It did seem odd this morning during my barn chores that our six year old Haflinger gelding stood facing the back wall as I opened his stall door to give him his hay.  For a moment I wondered if there was a problem with his appetite as he usually would dive right into his hay as soon as I threw it to him.  A closer look told me the problem was with his hind end, not his front end:  his heavy white tail was wrapped snugly around a J hook hanging on the stall wall meant to hold his water bucket.  Instead now it held him — and wasn’t letting go.  He had apparently been itching his butt back and forth, round and round on the handy hook and managed to wrap his tail into such tight knots on the hook that he was literally tethered to the wall.  He was very calm about the whole thing only maybe just a little embarrassed.

He turned his head to look at me, pitiful. How long he’d been standing there like that through the night was anyone’s guess.  I bet he no longer was itchy.

I started to work at untying the tail knots to free him and found them wound so tight that loosening them required significant cooperation from my 1200 pound buddy.  Unfortunately, any time I managed to almost unloop a knot over the hook end, he would pull forward, snugging it even tighter.  Out of desperation I pulled out the scissors I keep in my barnjacket pocket.  I cut one knot hoping that would be sufficient.   Then I cut through another knot.  Still not enough.  I cut a third big knot and thank God Almighty, he was free at last.  He sauntered over to his hay now with a chunk of his tail in my hand and a big gap in what was still left hanging on him.  It may take a year to grow that missing hair back out.  But hey, it is only hair and at least someone kind and caring came along with a set of shears to release him painlessly from his captivity.  We aren’t all so lucky.

I know what it is like to get tangled up in things I should probably give wide berth.  I have a tendency, like my young horse, to butt in where I best not be and then become so bound I can’t get loose again.   It can take forever to free myself,  sometimes painfully leaving parts of my hide behind.

So when I inevitably get tied up in knots again, I hope someone will come along to save me.  Better yet, I hope someone might warn me away from the things that hook me before I foolishly back right into them.  I’ve got to loosen up and quit pulling the knots tighter.

It’s best to always have a detangler handy.  You never know when you might need one.

Tied in Knots

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One of my favorite things about my Haflinger horses is their long lovely manes–the whiter, and wavier, the better. I enjoy everything about that long hair — except sometimes the maintenance involved. It usually doesn’t take a lot of fuss, but this time of year, when the air is moist and there is frequent rainfall, I find that those long manes come in from the fields all a-tangle and frequently in elaborate tight knots. Not just uncombed dreadlocks, but tight, cinched up and truly snarled knots.

I have two theories about how these knots and tangles happen: Most likely, I suspect the Haflingers tend to toss their heads and shake their necks more in the rain, to shower off the raindrops that are dripping down their faces. There is something about this repetitive movement that causes the long mane strands to knot and then flop and fold back into themselves with each neck shake, so that there are sometimes three, four or five successive knots tied in a collection of strands. A second theory involves one very agile Haflinger mouth, tying knots in her unsuspecting pasture mates’ manes. I haven’t witnessed this personally, but this theory is suggested by the fact that I have several horses who always come in with knotted manes and one who never does. The “knotter” and the “knottees?” Perhaps….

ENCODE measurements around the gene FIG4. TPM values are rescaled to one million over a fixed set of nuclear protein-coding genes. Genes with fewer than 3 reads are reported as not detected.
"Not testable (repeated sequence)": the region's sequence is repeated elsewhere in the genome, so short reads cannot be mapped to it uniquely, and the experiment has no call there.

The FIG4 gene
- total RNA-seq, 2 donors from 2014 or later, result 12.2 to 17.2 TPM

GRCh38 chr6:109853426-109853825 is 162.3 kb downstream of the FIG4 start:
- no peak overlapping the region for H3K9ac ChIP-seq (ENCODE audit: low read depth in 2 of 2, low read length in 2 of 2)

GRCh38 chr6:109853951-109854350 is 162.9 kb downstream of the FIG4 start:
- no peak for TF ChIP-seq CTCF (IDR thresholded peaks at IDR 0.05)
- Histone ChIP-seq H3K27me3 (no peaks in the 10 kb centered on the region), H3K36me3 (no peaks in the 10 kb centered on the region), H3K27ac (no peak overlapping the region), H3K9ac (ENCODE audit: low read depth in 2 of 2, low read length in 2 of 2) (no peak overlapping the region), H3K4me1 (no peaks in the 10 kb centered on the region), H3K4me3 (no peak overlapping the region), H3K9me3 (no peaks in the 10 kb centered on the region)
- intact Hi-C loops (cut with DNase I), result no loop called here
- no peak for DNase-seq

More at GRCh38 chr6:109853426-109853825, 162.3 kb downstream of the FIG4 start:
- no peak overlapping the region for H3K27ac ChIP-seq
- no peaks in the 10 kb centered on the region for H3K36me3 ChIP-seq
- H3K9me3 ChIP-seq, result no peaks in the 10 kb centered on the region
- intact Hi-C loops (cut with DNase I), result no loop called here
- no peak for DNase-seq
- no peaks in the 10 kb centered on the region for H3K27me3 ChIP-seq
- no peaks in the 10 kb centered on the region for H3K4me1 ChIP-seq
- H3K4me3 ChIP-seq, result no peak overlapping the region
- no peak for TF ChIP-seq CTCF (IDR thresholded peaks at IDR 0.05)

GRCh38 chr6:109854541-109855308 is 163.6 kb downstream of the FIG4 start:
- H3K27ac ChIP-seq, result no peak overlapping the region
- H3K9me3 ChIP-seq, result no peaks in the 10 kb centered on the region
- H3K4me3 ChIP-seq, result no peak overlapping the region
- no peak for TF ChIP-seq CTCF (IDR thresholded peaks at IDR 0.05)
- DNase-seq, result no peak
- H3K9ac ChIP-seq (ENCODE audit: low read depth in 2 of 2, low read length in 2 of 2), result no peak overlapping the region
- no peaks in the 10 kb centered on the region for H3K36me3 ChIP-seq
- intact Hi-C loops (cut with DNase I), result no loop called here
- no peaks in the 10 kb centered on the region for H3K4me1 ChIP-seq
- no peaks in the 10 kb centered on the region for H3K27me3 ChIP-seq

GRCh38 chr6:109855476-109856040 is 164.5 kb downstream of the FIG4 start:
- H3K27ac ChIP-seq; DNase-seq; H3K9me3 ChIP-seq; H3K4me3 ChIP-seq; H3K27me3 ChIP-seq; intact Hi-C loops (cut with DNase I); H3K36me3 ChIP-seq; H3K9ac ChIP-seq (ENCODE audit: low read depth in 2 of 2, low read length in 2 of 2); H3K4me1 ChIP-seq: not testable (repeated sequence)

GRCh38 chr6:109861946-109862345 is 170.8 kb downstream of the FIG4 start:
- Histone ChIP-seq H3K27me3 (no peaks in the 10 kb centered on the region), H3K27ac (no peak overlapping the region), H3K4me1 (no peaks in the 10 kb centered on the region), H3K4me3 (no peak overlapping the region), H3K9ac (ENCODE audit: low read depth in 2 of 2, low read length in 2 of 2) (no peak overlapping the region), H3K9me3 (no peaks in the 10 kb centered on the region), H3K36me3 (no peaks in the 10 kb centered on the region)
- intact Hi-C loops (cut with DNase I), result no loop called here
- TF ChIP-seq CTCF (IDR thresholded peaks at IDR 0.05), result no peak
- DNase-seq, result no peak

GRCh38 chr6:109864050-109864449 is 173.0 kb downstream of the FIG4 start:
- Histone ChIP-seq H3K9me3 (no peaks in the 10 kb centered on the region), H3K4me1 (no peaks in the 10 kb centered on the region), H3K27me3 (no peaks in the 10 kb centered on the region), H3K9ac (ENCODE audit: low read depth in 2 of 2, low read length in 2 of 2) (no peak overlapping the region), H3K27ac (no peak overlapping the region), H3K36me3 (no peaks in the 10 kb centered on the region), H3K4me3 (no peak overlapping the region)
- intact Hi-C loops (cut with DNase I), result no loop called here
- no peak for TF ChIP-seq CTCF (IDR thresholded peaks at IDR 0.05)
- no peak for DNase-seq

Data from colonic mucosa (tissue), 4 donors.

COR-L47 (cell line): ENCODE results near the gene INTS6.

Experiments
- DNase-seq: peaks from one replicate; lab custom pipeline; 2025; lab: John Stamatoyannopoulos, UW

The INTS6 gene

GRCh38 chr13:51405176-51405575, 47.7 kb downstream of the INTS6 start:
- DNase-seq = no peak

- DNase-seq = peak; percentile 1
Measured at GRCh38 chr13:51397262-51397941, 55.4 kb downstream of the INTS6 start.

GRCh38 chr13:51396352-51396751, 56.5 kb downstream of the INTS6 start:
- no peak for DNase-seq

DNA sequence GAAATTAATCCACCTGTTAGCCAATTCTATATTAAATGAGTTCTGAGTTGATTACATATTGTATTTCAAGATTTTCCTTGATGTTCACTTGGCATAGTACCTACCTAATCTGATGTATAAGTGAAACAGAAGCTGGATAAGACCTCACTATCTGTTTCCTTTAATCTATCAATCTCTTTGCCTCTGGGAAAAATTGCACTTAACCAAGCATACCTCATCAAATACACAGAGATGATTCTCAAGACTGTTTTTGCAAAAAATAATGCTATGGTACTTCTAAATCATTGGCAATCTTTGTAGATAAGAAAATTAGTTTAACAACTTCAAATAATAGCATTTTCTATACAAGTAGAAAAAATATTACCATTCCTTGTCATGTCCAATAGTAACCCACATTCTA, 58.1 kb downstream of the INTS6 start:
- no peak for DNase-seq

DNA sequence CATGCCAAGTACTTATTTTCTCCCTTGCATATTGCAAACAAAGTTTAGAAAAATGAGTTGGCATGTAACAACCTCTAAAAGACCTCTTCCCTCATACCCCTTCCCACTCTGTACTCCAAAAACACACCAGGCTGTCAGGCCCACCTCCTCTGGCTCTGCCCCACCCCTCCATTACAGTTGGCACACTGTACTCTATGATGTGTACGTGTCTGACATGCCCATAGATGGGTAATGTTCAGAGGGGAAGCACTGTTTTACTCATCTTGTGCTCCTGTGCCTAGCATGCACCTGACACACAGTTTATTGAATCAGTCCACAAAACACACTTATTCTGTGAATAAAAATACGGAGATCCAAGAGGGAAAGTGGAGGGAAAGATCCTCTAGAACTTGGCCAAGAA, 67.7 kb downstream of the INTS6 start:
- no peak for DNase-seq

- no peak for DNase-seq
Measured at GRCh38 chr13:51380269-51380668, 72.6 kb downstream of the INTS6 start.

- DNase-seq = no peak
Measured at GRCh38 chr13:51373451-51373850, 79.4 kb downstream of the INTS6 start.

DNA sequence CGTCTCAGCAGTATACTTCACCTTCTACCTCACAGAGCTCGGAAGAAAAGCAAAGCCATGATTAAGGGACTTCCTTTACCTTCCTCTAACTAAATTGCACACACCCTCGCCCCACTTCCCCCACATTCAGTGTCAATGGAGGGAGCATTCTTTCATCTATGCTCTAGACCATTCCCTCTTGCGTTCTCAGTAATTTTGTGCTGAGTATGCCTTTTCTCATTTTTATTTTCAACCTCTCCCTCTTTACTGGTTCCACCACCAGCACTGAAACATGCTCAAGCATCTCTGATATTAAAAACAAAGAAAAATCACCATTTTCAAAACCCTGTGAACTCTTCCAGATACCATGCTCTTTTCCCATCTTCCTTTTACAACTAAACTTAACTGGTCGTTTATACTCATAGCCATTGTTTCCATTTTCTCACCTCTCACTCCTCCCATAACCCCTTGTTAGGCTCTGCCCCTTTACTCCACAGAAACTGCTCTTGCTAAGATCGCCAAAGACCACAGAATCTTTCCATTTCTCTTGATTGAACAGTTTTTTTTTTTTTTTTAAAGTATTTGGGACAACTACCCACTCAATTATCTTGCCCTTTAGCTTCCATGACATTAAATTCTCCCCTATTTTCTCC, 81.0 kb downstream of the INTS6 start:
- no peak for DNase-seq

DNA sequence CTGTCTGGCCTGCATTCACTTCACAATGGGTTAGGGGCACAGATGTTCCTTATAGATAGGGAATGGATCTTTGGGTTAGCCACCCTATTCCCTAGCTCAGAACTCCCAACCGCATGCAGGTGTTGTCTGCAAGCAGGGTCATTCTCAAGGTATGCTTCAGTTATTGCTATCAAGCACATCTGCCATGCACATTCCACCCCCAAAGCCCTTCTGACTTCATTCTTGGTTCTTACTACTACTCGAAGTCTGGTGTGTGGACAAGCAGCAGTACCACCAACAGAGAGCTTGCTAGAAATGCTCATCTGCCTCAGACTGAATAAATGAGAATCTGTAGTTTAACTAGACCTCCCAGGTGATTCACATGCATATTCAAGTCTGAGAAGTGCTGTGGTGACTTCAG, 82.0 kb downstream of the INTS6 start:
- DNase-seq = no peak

My Scandinavian friends tell me there is a little gnome named Tomten in a gray coat and red cap who lives in the barn and ties knots in pony manes as a way to show how much he is caring for the farm. I haven’t seen him at work, as my little Tomten gnome swings on a swing in our back yard and I have yet to see him do anything except smile and make me happy when I look at him. But I like the thought that he may be responsible for these tangles.

So these wet evenings, I find myself working down the barn aisle, releasing all these knots that have formed during the day. This can be a bit time consuming and not a little aggravating, but necessary if I hope to keep these three and four foot manes intact and growing. So far I’ve not had to take scissors to any, but that is only because in matters of Haflinger mane, I’m extremely motivated and patient. Long white flowing wavy manes are part of the “fairy tale” that Haflingers embody. They are sadly being lost in some of the modern bloodlines, as the trend is toward a lighter weight hair that is more easily hunter braided and thinned, more like a warmblood type sporthorse’s minimal mane. True, all the long Haflinger mane can get tangled in the reins or the lines and represent a hazard, and though there is always the question of just how much a Haflinger can actually see through all that forelock, nevertheless, I want the hair to stay, and it kills me to even cut a bridle path.

What is the good of all that hair besides aesthetics? It surely is an outer protective layer in the harsh weather conditions to which Haflingers had to adapt long ago, and it is amazingly effective at keeping the head and neck warm and dry. The double manes are incredible umbrellas, allowing the rain to drip down that top oily layer of hair and drop to the ground, never touching the fur and skin underneath. But what a sauna it creates in the heat of summer!

There are times I wish I wore such a “veil” myself–able to hide my face when I need to, and impervious to the harshness sometimes flung my way– the “slings and arrows” of every day life. But when things heat up, it can be quite a liability with the heaviness and uncompromising barrier it creates.This is a difficult trade off for the potential comfort of privacy and protection risking smothering, knotting and tangling. Like the Haflingers, I can only hope that when I’m all tied up in knots, someone will care enough to untangle me gently, smooth me out, and braid me up so I feel relief in the midst of the heat, respecting me enough to not destroy something that helps define me.

So I keep caring for those manes, knowing their loveliness has its downside, and recognizing they are part of what makes my horses “Haflingers”, the fairy tale horses that dance in my dreams, which are part of what makes me who I am.